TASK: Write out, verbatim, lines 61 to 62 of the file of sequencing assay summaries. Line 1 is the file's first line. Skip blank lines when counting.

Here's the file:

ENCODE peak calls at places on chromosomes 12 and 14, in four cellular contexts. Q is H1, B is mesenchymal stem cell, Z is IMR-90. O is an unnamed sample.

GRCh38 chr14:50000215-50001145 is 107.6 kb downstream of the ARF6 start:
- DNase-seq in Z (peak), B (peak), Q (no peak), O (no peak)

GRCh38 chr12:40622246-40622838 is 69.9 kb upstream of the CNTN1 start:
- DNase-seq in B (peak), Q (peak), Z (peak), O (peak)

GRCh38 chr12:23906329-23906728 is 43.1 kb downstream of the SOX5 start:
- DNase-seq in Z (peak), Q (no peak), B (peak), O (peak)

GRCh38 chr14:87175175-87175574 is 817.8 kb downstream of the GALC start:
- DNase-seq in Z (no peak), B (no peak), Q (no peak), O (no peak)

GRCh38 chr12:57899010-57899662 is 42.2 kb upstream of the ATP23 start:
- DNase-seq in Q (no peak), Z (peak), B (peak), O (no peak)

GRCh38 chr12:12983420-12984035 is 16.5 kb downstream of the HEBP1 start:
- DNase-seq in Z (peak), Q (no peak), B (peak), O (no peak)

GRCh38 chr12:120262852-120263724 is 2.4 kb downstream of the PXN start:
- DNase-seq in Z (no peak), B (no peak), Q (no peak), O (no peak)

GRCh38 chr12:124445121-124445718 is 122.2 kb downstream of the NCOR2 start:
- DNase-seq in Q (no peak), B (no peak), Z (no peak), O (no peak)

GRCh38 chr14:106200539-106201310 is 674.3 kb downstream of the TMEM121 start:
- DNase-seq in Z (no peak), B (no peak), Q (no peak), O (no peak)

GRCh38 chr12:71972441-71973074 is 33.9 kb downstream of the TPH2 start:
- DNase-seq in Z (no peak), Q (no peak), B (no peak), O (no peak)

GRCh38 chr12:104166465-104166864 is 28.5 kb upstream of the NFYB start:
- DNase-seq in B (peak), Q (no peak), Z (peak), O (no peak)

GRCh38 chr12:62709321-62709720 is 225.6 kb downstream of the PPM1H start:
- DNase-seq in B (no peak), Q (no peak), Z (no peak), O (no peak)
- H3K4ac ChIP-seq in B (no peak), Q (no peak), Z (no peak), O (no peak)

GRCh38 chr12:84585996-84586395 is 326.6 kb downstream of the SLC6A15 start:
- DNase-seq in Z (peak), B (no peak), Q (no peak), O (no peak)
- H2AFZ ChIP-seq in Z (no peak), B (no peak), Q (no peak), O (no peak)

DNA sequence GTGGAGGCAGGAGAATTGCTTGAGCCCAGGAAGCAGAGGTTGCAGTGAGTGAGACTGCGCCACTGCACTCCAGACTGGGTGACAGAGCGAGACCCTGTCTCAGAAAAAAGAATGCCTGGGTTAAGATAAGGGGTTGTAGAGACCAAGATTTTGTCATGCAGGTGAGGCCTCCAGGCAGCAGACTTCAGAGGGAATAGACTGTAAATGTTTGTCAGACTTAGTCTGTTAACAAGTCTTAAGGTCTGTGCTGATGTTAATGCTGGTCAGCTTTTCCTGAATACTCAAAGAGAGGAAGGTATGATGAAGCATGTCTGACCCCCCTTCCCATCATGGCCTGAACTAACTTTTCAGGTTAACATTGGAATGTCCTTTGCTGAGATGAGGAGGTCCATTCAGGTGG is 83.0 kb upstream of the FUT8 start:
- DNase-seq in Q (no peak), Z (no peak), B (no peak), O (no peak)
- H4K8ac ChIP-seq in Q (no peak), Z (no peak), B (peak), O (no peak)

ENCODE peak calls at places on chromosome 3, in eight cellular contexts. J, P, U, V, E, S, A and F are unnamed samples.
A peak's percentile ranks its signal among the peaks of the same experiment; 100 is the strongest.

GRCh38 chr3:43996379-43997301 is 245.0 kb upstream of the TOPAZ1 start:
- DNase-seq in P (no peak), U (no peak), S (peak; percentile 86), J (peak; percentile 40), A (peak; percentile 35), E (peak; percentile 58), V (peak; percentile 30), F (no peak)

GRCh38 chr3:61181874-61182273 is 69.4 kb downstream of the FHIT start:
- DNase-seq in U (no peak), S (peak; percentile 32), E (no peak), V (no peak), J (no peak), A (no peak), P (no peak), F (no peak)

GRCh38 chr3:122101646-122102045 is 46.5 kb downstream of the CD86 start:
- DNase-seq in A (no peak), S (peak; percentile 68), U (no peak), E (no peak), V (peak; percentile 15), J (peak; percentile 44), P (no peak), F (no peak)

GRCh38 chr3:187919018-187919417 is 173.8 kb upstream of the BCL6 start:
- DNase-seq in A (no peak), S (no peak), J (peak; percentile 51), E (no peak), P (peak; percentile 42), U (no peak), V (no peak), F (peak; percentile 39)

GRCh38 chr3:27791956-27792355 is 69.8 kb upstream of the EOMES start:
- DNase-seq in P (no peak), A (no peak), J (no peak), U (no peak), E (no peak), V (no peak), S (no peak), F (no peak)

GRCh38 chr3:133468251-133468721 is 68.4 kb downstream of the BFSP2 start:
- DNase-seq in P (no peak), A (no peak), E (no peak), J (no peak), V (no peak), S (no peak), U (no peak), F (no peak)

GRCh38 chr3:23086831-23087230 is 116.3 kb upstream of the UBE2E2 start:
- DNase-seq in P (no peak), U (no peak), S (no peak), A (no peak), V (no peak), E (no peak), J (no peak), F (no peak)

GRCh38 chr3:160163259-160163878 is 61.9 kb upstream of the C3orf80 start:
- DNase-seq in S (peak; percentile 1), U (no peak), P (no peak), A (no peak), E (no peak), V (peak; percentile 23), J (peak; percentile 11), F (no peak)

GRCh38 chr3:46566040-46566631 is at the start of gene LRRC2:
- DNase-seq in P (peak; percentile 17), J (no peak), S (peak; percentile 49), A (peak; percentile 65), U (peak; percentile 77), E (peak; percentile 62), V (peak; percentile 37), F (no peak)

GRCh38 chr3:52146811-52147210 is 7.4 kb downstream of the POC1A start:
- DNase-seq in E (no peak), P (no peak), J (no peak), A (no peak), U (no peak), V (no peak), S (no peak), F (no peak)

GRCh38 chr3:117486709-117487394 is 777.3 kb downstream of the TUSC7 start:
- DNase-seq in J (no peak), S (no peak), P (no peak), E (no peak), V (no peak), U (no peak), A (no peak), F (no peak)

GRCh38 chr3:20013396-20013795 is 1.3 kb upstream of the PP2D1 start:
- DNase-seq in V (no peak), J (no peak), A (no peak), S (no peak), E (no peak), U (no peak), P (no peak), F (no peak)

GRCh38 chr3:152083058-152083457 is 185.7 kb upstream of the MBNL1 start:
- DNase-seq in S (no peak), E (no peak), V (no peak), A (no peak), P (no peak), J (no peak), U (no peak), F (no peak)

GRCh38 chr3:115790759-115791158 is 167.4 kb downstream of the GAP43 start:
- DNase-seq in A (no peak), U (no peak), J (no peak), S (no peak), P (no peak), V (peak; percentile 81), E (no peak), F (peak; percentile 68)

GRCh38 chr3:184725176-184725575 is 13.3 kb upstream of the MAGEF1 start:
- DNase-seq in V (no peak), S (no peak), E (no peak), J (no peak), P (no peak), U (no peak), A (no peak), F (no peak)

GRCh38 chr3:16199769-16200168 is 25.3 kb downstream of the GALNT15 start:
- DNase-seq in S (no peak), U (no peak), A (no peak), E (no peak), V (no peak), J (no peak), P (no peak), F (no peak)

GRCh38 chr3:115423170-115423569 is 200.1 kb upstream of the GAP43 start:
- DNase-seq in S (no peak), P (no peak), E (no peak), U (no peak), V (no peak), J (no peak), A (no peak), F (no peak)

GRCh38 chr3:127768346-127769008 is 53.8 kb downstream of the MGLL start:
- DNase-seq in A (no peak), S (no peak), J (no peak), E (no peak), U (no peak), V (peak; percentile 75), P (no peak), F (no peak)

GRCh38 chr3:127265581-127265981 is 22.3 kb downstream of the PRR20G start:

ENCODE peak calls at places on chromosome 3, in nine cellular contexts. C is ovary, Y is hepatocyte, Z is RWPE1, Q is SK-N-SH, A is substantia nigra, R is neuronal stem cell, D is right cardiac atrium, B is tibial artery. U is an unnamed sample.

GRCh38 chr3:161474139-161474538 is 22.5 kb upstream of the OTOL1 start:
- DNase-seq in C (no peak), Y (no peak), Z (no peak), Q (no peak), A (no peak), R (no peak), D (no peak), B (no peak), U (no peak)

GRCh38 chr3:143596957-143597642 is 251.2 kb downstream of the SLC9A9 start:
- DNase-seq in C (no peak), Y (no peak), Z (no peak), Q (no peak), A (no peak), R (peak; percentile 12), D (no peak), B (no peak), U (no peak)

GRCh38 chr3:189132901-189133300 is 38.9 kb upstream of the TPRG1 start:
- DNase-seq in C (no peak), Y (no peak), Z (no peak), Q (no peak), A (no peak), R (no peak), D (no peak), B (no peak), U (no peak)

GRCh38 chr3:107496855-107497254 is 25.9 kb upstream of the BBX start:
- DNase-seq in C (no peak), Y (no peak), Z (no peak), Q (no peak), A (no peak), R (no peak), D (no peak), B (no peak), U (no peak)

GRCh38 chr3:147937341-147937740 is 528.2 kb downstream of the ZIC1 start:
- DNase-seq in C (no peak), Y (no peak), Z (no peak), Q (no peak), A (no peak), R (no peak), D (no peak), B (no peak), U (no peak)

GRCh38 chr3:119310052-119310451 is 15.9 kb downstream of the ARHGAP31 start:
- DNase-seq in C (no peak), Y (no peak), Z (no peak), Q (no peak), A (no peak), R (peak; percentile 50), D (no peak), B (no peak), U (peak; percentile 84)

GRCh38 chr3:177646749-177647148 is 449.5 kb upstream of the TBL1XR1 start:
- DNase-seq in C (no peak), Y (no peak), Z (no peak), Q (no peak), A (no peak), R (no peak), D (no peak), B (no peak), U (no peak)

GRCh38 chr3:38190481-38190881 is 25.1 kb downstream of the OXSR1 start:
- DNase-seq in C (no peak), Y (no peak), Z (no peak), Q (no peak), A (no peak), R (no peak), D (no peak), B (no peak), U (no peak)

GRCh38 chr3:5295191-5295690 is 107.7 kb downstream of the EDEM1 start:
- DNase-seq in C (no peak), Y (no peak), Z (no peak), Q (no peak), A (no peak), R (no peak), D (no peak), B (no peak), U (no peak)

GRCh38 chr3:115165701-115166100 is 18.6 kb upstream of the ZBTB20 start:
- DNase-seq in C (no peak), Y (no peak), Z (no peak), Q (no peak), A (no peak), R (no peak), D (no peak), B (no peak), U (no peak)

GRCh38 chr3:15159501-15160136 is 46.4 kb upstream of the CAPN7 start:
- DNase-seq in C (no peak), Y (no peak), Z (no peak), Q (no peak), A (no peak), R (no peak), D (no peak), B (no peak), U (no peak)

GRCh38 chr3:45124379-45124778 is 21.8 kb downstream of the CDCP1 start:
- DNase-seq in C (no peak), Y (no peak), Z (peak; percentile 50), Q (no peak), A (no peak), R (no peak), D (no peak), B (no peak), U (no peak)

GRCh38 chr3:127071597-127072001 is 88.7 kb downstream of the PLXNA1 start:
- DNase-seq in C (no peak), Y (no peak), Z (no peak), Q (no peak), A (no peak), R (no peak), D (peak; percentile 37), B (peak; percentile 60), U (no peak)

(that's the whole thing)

GRCh38 chr3:115790759-115791158 is 167.4 kb downstream of the GAP43 start:
- DNase-seq in A (no peak), U (no peak), J (no peak), S (no peak), P (no peak), V (peak; percentile 81), E (no peak), F (peak; percentile 68)